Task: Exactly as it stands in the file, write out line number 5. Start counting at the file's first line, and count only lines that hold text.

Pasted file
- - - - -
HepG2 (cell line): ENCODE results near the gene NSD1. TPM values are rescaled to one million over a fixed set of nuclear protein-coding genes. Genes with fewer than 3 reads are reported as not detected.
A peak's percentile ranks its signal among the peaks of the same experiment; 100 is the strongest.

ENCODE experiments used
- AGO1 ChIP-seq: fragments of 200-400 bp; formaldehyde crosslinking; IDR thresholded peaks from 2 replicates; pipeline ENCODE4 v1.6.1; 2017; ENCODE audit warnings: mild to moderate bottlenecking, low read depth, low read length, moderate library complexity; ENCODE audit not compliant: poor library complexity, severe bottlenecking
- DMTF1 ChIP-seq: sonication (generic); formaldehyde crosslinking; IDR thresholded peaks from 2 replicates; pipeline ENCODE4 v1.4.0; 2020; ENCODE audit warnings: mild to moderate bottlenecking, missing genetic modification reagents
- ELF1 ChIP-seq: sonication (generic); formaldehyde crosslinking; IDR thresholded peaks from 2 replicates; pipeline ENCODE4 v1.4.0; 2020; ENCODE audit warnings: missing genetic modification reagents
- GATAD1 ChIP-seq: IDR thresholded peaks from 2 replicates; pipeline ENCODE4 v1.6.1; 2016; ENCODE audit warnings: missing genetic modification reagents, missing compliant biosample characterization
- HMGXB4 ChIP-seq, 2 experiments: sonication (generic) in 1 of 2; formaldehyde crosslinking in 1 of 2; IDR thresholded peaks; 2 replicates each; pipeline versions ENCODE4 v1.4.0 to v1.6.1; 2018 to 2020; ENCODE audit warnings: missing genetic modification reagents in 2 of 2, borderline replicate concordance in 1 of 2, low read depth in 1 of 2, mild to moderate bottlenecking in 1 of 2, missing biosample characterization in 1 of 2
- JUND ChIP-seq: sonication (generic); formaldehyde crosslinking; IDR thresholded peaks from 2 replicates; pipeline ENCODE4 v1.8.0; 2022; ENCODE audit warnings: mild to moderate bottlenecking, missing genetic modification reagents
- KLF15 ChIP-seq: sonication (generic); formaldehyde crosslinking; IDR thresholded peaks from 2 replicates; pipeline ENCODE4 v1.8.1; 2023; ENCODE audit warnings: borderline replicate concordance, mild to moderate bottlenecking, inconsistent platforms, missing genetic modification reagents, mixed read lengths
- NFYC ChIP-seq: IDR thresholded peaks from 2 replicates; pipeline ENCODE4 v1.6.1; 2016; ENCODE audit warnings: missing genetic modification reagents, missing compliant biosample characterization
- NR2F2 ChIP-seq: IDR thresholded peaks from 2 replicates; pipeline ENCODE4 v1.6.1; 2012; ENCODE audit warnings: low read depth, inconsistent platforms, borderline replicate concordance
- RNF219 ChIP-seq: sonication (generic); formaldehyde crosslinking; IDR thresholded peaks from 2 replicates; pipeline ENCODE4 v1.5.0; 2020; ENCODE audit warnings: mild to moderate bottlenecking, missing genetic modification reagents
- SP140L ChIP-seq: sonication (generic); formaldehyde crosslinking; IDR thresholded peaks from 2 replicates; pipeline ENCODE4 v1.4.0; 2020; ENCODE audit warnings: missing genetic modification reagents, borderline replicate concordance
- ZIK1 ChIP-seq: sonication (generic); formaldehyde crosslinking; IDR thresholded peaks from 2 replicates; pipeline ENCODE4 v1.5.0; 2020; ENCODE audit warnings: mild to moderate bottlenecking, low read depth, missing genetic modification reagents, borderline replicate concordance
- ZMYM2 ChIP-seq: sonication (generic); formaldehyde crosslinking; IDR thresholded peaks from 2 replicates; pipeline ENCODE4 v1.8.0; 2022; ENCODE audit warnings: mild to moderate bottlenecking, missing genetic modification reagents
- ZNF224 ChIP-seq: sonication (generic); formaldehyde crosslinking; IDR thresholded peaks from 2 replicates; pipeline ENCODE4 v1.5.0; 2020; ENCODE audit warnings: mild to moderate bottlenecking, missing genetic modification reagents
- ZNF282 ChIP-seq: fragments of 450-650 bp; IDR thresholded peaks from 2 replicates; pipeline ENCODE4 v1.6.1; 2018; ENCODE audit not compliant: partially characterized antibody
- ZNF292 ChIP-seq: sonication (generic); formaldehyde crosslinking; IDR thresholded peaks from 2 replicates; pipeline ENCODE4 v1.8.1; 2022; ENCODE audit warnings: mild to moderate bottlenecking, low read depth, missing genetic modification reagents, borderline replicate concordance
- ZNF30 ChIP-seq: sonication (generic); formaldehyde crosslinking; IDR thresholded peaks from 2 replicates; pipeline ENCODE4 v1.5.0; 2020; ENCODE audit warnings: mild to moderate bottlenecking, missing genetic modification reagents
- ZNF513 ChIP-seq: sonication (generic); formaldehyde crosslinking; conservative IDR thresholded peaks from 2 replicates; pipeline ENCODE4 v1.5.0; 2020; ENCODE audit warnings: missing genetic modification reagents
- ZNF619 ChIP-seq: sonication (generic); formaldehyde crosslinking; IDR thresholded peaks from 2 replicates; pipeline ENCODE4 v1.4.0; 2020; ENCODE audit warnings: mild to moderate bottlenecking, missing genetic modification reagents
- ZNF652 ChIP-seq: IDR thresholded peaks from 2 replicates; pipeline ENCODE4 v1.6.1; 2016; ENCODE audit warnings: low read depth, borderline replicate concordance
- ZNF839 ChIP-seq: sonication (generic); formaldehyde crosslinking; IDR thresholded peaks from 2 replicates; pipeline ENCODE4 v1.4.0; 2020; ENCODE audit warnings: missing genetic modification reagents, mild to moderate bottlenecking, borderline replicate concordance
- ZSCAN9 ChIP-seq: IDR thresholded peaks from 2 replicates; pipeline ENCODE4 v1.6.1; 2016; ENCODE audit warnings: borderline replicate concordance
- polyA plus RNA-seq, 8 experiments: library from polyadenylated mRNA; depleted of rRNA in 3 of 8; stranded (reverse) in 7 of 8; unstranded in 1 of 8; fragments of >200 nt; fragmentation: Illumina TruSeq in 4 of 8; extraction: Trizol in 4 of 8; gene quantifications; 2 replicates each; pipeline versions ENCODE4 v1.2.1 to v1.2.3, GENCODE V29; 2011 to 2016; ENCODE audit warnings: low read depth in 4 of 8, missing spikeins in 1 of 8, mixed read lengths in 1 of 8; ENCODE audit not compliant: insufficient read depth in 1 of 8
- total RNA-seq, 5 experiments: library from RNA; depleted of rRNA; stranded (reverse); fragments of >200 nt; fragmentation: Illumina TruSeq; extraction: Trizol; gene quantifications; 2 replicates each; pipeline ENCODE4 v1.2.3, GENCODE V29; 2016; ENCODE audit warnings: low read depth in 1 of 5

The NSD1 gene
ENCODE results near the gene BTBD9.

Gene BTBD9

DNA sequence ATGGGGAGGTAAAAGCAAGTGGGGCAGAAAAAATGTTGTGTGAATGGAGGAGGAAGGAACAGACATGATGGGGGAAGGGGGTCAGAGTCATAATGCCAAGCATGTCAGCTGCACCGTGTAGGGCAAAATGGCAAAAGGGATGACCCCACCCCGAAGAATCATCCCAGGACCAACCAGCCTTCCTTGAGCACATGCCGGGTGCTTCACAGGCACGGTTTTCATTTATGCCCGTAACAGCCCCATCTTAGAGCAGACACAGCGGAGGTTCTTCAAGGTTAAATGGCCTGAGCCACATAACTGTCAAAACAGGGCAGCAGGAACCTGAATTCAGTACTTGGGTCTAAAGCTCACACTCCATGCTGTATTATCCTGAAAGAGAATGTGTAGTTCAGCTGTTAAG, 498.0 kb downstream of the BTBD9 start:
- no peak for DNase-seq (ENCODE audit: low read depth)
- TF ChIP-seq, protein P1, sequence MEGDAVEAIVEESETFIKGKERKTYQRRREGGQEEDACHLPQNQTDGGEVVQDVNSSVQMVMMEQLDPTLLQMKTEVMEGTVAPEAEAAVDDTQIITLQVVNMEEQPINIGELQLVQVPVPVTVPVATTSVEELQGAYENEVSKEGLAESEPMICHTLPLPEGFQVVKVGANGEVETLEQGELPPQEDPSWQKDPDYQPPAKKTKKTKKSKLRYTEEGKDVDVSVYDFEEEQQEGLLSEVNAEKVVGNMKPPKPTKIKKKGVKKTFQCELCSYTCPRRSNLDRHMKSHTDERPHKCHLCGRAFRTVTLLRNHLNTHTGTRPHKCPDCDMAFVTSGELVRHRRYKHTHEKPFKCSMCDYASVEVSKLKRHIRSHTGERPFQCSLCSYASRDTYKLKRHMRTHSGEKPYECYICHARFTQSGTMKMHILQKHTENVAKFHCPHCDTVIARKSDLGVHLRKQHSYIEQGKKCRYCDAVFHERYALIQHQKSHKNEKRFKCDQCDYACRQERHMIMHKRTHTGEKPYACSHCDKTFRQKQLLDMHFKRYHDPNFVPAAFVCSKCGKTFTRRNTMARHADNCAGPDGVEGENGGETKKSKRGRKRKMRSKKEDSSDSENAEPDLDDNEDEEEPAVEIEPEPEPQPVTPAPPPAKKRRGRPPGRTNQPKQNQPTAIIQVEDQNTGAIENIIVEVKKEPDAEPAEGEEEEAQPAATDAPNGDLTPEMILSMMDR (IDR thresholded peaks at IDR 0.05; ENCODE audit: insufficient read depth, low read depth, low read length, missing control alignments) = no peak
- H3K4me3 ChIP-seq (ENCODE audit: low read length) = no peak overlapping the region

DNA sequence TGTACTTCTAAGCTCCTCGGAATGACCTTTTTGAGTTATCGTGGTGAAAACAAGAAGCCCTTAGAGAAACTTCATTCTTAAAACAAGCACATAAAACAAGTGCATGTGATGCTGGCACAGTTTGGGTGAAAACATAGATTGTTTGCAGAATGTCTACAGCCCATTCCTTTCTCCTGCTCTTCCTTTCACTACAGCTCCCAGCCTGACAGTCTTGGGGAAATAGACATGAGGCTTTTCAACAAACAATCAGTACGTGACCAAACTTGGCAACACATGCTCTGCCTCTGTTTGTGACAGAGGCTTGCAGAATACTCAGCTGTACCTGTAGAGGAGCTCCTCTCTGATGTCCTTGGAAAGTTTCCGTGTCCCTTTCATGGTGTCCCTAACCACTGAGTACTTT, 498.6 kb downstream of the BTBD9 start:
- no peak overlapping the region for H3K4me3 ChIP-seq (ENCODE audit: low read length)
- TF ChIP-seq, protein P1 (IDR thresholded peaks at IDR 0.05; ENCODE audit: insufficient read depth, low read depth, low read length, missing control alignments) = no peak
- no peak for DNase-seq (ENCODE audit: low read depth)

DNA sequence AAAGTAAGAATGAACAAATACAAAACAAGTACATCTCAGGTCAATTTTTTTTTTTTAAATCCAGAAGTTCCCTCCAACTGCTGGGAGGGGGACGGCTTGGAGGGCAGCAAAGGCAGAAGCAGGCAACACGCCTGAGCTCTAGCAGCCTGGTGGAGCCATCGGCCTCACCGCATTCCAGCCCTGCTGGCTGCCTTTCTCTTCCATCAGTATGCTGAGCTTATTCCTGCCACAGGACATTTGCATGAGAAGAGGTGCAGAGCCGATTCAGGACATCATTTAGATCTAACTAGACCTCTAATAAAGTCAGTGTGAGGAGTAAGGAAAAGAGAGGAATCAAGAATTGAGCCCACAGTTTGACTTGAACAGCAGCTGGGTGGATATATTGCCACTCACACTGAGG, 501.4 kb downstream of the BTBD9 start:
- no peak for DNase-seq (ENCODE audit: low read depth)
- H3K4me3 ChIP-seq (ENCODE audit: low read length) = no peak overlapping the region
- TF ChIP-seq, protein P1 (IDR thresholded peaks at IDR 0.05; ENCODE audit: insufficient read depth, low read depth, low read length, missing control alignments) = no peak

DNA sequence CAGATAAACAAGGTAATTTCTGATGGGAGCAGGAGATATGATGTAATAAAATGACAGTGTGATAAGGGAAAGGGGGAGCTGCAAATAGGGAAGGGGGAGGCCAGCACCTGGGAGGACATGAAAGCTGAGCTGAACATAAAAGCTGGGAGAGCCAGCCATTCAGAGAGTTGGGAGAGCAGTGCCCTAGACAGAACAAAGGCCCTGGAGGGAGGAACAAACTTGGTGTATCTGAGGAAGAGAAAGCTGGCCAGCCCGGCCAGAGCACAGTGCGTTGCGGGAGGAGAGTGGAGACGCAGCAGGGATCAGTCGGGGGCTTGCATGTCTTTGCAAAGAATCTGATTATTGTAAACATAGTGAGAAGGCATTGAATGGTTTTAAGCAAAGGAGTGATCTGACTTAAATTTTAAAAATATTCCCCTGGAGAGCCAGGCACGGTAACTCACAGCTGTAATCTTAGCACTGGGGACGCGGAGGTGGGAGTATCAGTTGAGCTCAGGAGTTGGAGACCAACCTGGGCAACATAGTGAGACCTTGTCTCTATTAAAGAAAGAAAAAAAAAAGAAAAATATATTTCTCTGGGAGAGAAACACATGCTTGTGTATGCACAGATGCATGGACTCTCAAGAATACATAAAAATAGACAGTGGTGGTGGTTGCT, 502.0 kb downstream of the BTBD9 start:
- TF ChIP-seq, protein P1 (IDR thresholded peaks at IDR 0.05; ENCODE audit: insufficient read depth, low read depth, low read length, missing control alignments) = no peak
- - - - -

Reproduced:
- DMTF1 ChIP-seq: sonication (generic); formaldehyde crosslinking; IDR thresholded peaks from 2 replicates; pipeline ENCODE4 v1.4.0; 2020; ENCODE audit warnings: mild to moderate bottlenecking, missing genetic modification reagents